RELATIONSHIP OF EXPRESSED CONFIDENCE TO ACCURACY OF TRANSCRIPTION BY OPERATIONAL COMMUNICATIONS PERSONNEL
Technical research note
ARMY BEHAVOIR AND SYSTEMS RESEARCH LAB ARLINGTON VA
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The study sought to determine whether operational communications personnel can rate their performance in transcribing voice radio messages partially embedded in noise with sufficient precision for the ratings to have potential operational utility. Eight experienced communications operators rated their confidence in the accuracy of their reception and transcription of messages received at three signal-to-noise ratios -6 db, 0 db, 6 db, using a five-point rating scale. As a control, subjects also received and transcribed the messages without making ratings. Measures of transcript accuracy and expressed confidence in transcription were compared with results from a prior study in which subjects had no formal training or experience in communications or transcription. Experienced operators were highly successful in judging their own accuracy, the relationship between confidence and accuracy being r sub tet .78. Some overconfidence at the upper end of the rating scale and underconfidence at the lower end were evident. Intelligibility improved from 20 to 88 as signal-to-noise ratio increased. The communications operators performed better than the non-communications trained subjects in the former study both in accuracy of transcription and in precision of confidence ratings. Judging the transcription did not affect the average accuracy of the transcripts in either study. In both studies, subjects tended to make effective use of less than all five points of the confidence rating scale.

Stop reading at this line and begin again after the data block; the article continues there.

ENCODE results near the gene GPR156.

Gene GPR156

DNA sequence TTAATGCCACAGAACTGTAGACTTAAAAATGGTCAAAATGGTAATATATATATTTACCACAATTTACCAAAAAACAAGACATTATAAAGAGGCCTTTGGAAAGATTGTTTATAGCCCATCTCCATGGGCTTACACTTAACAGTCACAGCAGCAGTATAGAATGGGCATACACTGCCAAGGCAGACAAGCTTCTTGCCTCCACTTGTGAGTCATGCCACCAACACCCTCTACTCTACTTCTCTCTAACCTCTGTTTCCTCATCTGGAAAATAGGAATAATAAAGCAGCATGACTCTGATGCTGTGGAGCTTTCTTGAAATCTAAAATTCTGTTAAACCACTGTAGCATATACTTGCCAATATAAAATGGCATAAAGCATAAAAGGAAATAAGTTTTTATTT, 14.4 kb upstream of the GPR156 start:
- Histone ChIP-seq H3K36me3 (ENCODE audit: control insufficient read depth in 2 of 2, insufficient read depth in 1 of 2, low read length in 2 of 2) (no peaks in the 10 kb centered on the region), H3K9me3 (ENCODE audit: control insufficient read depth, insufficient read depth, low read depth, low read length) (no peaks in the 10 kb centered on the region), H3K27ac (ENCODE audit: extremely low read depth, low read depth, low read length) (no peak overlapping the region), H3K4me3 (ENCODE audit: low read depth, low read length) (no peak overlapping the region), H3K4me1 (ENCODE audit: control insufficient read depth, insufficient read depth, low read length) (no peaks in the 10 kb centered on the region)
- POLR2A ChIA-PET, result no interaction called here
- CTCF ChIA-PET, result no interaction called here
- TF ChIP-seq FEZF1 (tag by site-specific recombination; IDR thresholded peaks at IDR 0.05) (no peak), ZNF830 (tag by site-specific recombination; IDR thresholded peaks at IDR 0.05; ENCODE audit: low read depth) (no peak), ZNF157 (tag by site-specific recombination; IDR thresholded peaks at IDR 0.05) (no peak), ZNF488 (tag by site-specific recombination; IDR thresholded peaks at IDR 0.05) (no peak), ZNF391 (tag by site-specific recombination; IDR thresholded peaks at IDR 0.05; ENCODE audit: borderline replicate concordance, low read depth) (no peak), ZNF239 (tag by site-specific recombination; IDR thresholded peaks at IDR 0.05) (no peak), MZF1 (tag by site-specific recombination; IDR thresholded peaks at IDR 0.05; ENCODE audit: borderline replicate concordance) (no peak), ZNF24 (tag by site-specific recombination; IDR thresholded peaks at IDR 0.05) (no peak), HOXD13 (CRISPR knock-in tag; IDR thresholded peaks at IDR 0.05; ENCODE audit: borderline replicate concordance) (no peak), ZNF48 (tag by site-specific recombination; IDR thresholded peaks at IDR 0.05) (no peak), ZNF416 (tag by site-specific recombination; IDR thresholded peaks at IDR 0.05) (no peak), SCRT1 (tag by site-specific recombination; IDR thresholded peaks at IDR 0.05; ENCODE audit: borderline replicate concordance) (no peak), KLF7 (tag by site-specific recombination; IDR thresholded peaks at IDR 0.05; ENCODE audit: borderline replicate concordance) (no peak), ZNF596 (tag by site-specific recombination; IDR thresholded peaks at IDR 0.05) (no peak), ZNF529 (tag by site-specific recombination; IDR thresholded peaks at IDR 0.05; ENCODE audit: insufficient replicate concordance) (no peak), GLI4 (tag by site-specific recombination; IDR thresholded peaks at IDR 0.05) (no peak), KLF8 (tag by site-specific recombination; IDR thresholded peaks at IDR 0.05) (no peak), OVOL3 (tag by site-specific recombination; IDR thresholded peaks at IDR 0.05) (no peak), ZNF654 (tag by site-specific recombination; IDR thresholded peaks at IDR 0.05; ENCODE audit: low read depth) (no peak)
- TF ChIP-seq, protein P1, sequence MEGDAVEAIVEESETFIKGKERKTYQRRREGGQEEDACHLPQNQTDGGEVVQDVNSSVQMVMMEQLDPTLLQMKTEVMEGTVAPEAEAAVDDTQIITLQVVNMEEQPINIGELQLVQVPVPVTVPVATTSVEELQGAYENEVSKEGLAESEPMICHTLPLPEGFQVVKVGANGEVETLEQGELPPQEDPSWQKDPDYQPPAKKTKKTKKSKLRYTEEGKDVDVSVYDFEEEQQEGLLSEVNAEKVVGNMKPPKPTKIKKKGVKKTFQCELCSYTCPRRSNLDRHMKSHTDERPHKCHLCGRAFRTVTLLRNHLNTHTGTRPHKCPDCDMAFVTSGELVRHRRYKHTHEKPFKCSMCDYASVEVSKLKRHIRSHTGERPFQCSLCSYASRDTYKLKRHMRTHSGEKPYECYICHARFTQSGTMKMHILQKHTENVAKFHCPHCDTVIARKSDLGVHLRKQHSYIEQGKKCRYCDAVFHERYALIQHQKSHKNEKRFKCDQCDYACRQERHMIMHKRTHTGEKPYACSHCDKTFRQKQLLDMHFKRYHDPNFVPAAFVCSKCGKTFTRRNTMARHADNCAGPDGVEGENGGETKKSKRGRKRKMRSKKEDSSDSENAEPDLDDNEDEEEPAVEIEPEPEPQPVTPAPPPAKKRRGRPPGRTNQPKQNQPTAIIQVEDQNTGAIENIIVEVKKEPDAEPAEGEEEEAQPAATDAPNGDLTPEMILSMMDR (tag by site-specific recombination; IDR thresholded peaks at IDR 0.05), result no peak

- Personnel Management and Labor Relations
- Voice Communications